Nov 16th 2011
This holiday season, online shoppers will find more states are looking to make sure gift givers also give their state its fair share – in terms of sales tax for online purchases, according to CCH, a Wolters Kluwer business and a global provider of tax, accounting and audit information, software, and services. Last year, online shoppers spent more than $1 billion just on Cyber Monday, and online shopping this holiday season is expected to continue to grow at a double-digit rate.
“Whether people shop online or in stores, states expect them to pay sales tax on their purchases,” said Daniel Schibley, JD, CCH senior state tax analyst. “However, few online shoppers comply, unless the tax is collected by the merchant.”
Under existing laws, retailers are required to collect sales taxes for purchases made in states in which they have a physical presence, or nexus. As more sales head online, it is projected that states are losing billions of dollars annually in sales tax revenue they once collected from local retailers, and they are increasingly looking for ways to shore up their tax base.
Two ways to do this, according to CCH, are to require more online retailers to collect sales tax through broader nexus rules and to require consumers to pay the required use tax portion of sales tax. Sales tax has two parts – the sales portion paid by the retailer and the use portion paid by the consumer. Under existing rules, individuals are required to pay use tax in states with a sales tax if the retailer does not collect the tax.
State Sales Tax Collection Approaches
Overall, 45 states currently have a sales tax. This includes every state with the exception of Alaska, Delaware, Montana, New Hampshire and Oregon. The District of Columbia also imposes a sales tax.
Several states also are more aggressively enacting rules to help ensure more retailers and consumers pay sales tax, as outlined below. For a chart of state sales tax activities, click here.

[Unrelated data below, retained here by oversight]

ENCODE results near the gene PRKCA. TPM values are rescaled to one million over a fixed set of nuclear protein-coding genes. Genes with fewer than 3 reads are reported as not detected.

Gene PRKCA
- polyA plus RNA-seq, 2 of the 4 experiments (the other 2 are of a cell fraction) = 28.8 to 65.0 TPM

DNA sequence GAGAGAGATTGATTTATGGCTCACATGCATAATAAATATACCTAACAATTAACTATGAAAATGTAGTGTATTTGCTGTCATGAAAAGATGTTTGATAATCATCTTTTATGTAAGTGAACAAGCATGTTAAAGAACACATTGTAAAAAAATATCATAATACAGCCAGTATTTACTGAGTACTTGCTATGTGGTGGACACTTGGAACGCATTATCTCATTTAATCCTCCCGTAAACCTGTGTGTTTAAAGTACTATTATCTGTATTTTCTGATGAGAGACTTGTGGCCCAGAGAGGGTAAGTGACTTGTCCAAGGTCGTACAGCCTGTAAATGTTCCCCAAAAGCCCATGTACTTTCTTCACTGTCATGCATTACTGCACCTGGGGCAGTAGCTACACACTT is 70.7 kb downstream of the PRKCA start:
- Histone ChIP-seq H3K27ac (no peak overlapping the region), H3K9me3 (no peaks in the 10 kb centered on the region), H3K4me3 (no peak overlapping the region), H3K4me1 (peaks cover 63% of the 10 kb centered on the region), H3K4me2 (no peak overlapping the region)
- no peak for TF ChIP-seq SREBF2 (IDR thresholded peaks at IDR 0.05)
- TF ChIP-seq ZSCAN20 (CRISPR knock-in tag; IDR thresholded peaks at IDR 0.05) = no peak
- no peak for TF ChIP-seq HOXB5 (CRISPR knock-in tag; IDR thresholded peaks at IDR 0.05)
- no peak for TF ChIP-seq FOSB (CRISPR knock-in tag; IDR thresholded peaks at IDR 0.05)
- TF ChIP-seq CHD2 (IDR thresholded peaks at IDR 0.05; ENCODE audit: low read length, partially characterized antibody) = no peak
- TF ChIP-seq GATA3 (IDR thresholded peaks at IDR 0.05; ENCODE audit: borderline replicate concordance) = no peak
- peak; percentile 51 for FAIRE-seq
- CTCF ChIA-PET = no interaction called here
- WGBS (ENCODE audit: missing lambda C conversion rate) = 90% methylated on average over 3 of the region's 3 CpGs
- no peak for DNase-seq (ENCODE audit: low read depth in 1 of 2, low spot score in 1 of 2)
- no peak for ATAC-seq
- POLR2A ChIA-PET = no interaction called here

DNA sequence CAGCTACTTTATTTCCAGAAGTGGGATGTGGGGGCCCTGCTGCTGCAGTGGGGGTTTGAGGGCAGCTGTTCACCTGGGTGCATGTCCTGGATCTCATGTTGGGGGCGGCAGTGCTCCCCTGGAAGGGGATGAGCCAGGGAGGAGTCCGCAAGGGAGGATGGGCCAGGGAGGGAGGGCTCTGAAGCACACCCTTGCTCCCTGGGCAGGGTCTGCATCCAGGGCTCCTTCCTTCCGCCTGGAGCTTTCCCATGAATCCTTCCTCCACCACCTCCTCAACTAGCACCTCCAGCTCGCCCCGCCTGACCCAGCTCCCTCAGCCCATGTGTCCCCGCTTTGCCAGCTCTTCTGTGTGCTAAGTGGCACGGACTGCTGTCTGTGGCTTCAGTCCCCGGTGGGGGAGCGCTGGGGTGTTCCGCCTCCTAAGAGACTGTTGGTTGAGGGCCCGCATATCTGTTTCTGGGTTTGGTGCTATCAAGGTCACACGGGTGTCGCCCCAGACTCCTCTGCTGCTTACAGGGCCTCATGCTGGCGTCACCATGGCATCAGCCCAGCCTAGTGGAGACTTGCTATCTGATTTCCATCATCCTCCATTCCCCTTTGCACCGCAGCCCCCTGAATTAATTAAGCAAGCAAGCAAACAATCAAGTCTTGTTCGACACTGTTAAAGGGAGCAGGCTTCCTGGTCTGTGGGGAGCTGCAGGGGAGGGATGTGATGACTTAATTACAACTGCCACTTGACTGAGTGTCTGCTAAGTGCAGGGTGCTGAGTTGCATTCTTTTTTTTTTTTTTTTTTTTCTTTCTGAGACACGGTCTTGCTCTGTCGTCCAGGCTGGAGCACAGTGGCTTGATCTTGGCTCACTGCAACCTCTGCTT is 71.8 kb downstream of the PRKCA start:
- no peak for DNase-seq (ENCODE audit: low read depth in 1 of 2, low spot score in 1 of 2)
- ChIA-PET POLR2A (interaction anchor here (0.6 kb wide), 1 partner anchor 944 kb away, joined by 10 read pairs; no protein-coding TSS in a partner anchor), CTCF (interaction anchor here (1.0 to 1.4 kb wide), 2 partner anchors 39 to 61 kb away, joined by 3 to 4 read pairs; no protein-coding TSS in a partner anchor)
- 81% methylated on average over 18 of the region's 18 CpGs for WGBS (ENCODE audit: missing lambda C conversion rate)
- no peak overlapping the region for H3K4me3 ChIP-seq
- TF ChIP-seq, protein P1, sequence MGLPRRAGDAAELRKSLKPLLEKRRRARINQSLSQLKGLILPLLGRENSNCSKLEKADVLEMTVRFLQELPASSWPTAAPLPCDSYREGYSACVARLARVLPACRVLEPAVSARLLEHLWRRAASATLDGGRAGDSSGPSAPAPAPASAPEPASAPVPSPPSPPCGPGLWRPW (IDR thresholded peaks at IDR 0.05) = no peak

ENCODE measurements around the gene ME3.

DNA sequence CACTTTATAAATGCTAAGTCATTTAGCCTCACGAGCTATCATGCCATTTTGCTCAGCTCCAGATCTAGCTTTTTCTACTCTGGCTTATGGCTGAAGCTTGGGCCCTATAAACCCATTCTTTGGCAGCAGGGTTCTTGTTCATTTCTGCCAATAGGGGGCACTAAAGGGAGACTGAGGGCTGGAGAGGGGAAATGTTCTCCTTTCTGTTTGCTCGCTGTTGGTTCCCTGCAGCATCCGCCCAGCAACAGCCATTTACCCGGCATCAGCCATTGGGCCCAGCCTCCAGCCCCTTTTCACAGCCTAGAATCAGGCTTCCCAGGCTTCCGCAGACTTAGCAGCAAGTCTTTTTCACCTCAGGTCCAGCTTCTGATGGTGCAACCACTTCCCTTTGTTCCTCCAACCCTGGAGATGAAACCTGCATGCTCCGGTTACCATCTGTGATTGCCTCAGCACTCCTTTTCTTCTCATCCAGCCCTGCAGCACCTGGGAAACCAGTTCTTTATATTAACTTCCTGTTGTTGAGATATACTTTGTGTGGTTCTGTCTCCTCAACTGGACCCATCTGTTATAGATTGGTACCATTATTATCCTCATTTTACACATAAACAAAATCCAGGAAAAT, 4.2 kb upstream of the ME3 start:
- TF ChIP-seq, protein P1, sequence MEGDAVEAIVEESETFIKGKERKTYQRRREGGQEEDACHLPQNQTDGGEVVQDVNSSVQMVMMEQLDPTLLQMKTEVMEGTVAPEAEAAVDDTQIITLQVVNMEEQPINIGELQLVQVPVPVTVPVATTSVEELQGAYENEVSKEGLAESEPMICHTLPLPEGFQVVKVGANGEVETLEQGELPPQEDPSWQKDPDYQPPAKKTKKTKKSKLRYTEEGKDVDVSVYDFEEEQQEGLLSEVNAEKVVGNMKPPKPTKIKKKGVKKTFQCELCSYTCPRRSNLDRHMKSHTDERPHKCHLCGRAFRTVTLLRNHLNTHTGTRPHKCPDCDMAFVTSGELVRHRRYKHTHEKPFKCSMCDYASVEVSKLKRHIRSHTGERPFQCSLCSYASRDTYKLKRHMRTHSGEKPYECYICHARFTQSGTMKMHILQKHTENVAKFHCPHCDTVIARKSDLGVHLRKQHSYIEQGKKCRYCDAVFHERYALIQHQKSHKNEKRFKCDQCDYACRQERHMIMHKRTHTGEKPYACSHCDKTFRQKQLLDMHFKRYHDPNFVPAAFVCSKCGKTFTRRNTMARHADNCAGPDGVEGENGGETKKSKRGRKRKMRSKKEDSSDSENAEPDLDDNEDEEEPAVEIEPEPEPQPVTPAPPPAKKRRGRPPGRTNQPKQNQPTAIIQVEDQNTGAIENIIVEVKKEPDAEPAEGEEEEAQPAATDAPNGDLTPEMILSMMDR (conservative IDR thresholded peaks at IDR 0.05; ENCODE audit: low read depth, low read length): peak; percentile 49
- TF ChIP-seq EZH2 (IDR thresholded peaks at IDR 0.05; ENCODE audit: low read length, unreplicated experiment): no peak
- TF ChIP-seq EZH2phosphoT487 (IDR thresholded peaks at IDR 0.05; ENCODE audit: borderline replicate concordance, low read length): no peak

Eleven states have enacted broader nexus rules that require online retailers to collect sales and use tax even if the retailer does not have a physical presence in the state but does solicit sales through online links or pays commissions to an in-state business (known as click-through nexus); or if the retailer has an affiliation with a company doing business in the state (known as affiliate-nexus laws). These states include: Arkansas, California, Colorado, Connecticut, Illinois, New York, North Carolina, Rhode Island, South Dakota, Texas and Vermont. The California, Texas and Vermont provisions are not yet in force, however. Four other states have legislation for these rules pending: Massachusetts, Michigan, Pennsylvania and Tennessee.
“Each of these laws increase the likelihood that if you live in these states, some online retailers will be charging you sales taxes when you make online purchases,” said Schibley.
Additionally, Colorado law requires retailers selling into the state but not collecting sales tax to send the state an annual reporting notification statement of everyone in the state it shipped to and the value of those purchases so that it can pursue collection of use taxes. However, a federal court in Denver has put enforcement of this law on hold for now.
Several states also require online retailers to provide explicit notifications on their websites letting consumers know about their obligation to pay their state sales tax. States with these website notification rules include Colorado, Oklahoma, South Dakota and Vermont.
States collecting sales tax also have information on their websites about how to pay uncollected use tax. Many states provide a line item on their income tax return where consumers can report the amount of use tax they owe.